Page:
NEW ORLEANS — It's the number two most popular, minimally-invasive cosmetic procedure in the U.S., getting filler injections to plump us facial lines, wrinkles and lips.
And if you're one of the nearly three million men and women who get filler each year, there's some new information about filler and the COVID vaccine.
Lauren Lovelace never liked the dark, sunken circles under her eyes.
“It was just something, I was always self-conscience about and so one of my friends had done it and suggested it to me,” said Lauren Lovelace, 27.
That suggestion was to get dermal filler under her eyes, as millions do in areas of the face, like the smile lines. She got the filler Restylane back in June.
When asked if people stopped saying that she looked tired or told her that she looked more rested afterward, she replied, “Yeah, people would be like, ‘Wow, you look like you're glowing.’”
Lauren is in physical therapy school at LSU Health. Soon she'll be working with patients. So Monday it was her turn to get the first dose of the Pfizer COVID-19 vaccine.
Two days later, something was wrong.
“I felt like I got punched in the face, like it's kind of what woke me up. I turned my head and it was painful under my eyes, and so I was like freaking out,” remembers Lovelace.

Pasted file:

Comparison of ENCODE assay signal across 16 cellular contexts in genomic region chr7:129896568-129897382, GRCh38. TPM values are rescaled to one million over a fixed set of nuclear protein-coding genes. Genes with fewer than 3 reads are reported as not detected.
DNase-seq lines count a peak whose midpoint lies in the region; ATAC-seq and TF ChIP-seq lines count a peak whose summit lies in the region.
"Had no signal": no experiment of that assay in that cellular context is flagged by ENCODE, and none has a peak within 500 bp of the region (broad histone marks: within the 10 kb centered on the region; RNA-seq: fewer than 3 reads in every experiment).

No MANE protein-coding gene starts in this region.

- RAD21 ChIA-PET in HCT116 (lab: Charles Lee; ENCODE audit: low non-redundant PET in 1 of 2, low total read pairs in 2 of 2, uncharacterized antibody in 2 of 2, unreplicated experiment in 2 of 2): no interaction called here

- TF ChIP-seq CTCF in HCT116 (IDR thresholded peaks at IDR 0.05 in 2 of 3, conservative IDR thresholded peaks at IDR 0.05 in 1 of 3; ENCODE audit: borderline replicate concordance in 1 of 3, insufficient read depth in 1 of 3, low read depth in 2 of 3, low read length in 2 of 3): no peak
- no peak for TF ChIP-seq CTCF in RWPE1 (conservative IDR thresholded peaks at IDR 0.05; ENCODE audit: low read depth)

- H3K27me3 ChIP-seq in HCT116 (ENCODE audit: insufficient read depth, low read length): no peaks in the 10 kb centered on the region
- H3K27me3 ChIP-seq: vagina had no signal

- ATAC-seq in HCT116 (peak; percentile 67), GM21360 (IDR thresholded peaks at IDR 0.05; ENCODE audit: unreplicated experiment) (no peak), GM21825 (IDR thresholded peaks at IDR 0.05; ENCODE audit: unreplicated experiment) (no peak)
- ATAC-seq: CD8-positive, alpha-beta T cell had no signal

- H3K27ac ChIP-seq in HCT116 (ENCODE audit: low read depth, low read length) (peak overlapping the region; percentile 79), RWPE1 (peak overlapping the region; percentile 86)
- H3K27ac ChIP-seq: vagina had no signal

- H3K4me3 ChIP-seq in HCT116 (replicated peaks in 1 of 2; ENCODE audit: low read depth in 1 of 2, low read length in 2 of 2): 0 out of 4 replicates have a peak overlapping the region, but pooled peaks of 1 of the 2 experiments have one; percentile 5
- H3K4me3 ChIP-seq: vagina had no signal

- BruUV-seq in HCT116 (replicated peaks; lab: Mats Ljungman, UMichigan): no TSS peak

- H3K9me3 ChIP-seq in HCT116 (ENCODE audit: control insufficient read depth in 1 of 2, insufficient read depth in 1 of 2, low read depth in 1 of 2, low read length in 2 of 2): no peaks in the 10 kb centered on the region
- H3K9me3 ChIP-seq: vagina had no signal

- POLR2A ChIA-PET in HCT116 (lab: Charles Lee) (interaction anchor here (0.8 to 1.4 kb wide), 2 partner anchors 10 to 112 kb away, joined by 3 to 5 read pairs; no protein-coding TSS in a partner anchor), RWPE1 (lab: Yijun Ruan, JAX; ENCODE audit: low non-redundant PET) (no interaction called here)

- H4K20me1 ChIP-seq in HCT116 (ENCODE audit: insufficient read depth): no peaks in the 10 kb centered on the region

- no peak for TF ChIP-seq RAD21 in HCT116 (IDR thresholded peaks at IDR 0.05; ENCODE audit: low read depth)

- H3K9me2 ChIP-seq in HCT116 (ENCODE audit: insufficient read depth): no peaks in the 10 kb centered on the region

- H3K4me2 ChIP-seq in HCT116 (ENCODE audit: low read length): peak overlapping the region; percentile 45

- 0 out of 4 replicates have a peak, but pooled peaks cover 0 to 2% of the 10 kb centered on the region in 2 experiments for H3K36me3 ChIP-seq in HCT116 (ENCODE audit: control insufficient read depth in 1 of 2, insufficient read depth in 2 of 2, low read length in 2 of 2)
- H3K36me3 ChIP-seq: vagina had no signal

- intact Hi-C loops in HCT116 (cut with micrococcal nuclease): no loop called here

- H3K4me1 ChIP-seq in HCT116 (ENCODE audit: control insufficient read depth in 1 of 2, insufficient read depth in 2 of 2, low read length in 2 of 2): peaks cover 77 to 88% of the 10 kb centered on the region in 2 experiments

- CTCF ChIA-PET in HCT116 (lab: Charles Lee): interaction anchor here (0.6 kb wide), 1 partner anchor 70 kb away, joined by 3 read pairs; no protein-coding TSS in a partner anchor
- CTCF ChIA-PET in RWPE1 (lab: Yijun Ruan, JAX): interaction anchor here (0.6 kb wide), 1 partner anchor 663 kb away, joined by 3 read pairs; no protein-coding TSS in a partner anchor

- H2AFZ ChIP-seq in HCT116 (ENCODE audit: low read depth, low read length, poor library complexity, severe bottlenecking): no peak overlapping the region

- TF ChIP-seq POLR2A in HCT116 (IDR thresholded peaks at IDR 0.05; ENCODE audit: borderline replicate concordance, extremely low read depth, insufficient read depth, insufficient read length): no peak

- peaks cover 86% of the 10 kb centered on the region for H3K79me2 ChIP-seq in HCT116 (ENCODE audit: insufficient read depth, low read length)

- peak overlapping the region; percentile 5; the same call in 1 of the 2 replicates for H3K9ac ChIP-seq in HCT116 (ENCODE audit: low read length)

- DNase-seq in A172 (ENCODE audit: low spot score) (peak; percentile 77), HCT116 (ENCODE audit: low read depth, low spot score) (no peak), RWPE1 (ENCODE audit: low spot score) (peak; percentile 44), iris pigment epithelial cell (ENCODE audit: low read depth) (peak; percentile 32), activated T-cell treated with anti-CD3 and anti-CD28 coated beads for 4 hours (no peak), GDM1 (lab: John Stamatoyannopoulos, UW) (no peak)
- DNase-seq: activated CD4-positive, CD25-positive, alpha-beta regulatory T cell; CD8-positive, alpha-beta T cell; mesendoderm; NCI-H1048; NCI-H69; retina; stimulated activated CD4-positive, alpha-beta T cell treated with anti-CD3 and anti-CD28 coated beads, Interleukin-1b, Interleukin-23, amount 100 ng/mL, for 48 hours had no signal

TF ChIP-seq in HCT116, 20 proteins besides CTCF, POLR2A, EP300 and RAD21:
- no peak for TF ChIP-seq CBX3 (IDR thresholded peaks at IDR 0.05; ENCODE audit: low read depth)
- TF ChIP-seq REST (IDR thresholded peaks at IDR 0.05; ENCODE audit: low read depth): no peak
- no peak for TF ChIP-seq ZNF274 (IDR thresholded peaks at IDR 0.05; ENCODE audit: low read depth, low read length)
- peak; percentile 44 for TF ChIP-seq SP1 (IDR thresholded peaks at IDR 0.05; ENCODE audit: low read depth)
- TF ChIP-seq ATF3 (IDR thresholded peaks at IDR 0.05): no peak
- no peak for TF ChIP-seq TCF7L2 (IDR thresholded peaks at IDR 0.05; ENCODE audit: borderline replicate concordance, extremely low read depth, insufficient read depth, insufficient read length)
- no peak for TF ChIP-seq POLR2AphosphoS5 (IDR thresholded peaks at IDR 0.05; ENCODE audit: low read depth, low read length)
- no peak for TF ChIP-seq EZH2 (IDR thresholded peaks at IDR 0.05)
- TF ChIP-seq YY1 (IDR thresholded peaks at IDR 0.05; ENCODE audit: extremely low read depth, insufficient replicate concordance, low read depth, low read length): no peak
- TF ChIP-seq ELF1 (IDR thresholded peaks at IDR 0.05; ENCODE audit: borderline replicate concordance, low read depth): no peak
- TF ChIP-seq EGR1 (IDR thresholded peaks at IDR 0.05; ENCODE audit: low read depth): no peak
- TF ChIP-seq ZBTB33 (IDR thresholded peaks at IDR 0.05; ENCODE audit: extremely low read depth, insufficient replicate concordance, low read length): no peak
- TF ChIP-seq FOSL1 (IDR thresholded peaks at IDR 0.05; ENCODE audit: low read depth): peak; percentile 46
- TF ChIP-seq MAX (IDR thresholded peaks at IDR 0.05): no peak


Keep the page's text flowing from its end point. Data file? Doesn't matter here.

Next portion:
Her dermatologist, Dr. Elizabeth Grieshaber, says in Moderna vaccine studies, this happened to three out of 15,000 participants with filler. And it's even been seen after a flu vaccine.
“The vaccine is made to induce inflammation, and induce an inflammatory response so that you can develop antibodies,” said Dr. Elizabeth Grieshaber, LSU Health Sciences Center Dermatologist.
So she explained that something foreign in the body can be the site of inflammation.
Dr. Grieshaber said the inflammation is, “Rare and treatable. Steroids and antihistamines are what have been used.”
So was Lauren one of the rare cases of this inflammation because she also had the coronavirus recently?
“And so I'm wondering if she had those antibodies and then got that brisk immune reaction when she got her vaccine on Monday,” asked Dr. Grieshaber.
Lauren's swelling near her eyes went down within a day. Dr. Grieshaber highly recommends she get her second vaccine dose.
“Because if she has swelling of this again, it's not going to be disfiguring. It's not going to scar her. We can mitigate it with some things we can do,” said Dr. Grieshaber.
Lauren is not concerned about the inflammation in her face and even hip joints that she got after the vaccine because she understands it's basically the immune system mounting a defense.
“I knew that it would happen and it was a possibility. It was worth it to me to get the vaccine,” said Lovelace.
And she understands it’s a way to protect her and her future patients.
It is important to note that the reaction is to fillers and not neuromodulators like Botox, Dysport, Xeomin, and Jeuveau.
More information is available here.